Pandacan oil depots saga goes on
BIZLINKS - Rey Gamboa () - June 5, 2009 - 12:00am

There is something unsettling when a local ordinance that had been passed more than eight years ago, reaffirmed by another ordinance, challenged and eventually upheld by the highest court in the land is upturned with just a flick of a pen. What happened?

In November 2001, The City of Manila passed Ordinance 8027 in line with its long-term plan to come up with a comprehensive land use plan for the city. In particular, it sought to rezone the densely populated Pandacan district by calling for the immediate relocation of the oil depots.

I had still been with Pilipinas Shell Petroleum Corp. then and we immediately made representations with City Mayor Lito Atienza on the repercussions of hastily closing down the depots that was integral to the petroleum product distribution throughout the country.

To do so in haste, we told the good Mayor, would create an economic paralysis since more than half of the country’s oil products pass through the Pandacan depots and its closure would create critical shortages in Metro Manila as well as create the perfect breeding ground for instability of product pricing.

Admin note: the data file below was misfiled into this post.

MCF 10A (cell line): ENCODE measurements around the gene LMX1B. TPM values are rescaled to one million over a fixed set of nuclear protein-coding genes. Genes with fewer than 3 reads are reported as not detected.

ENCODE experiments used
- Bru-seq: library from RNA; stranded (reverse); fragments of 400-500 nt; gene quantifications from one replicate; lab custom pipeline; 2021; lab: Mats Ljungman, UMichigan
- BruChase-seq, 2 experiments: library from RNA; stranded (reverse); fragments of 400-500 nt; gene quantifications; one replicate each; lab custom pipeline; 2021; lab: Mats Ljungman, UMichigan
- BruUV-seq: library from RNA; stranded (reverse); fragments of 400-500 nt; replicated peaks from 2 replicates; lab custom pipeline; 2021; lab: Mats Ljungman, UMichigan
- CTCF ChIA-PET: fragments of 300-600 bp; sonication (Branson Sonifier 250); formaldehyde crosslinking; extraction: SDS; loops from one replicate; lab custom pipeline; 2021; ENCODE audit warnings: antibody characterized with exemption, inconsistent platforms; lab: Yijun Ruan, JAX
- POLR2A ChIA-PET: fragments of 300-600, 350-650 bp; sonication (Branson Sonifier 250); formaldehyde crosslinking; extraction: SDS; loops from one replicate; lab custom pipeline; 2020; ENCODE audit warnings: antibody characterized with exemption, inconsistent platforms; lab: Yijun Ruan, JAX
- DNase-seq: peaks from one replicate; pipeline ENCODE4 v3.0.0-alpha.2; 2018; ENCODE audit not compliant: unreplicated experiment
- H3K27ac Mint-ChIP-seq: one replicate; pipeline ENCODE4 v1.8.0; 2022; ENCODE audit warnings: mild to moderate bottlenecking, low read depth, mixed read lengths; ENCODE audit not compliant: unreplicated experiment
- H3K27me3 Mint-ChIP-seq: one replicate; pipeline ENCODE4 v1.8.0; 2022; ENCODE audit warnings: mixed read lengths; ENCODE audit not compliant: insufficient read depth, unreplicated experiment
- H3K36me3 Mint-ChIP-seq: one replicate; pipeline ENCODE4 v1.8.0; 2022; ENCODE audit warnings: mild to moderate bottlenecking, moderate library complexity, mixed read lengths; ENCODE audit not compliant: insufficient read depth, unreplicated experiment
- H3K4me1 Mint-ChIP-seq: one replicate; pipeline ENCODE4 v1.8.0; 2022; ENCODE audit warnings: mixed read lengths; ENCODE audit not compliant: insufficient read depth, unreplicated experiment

To the credit of Mayor Atienza, on June 2002, the City of Manila through the intercession of the Department of Energy entered into a memorandum of understanding with the oil companies in which the three parties agreed that at that time “the scaling down of the Pandacan Terminals was the most viable and practicable option.”

Atienza’s unwavering position

But for not one moment did Mayor Atienza waver to the ultimate intention of the ordinance. In fact, while the MOU committed to a 40-percent reduction of operations at the terminal and the establishment of joint operations by the three companies, Mayor Atienza was insistent about having a clearer timeline that would commit the oil companies leaving Pandacan for good.

Meanwhile, in response to a case filed with the Supreme Court to intervene on a perceived non-compliance of the 2001 ordinance, the high tribunal in its March 7, 2007 decision penned by Justice Renato Corona ordered Manila City Mayor Atienza to immediately relocate the oil terminals of Pilipinas Shell, Petron and Chevron (formerly Caltex).

The oil companies reasoned out that the local government had passed a new ordinance that extended their stay in Pandacan for seven more years. It seemed that on June 16, 2006, or four years after the MOU had been signed, the local government passed Ordinance No. 8119 giving the oil companies seven more years to relocate to a new site.

This effectively extended the stay of the Pandacan depots till 2014, or by more than a decade since the original ordinance of 2001 was passed. However, in February of 2008, the high court issued a final ruling for the oil companies to move out of Pandacan.

Feeding on fears

A month before, a tragic accident involving the explosion of an oil tanker carrying diesel and gasoline just about a kilometer outside the gates of the Shell depot happened, in the process claiming the life of a person driving his vehicle.

This misfortune had been one of the points raised in the Supreme Court’s 78-page decision, giving weight to the feared dangers of having the oil industry’s central operating nerve in the midst of a highly populated area.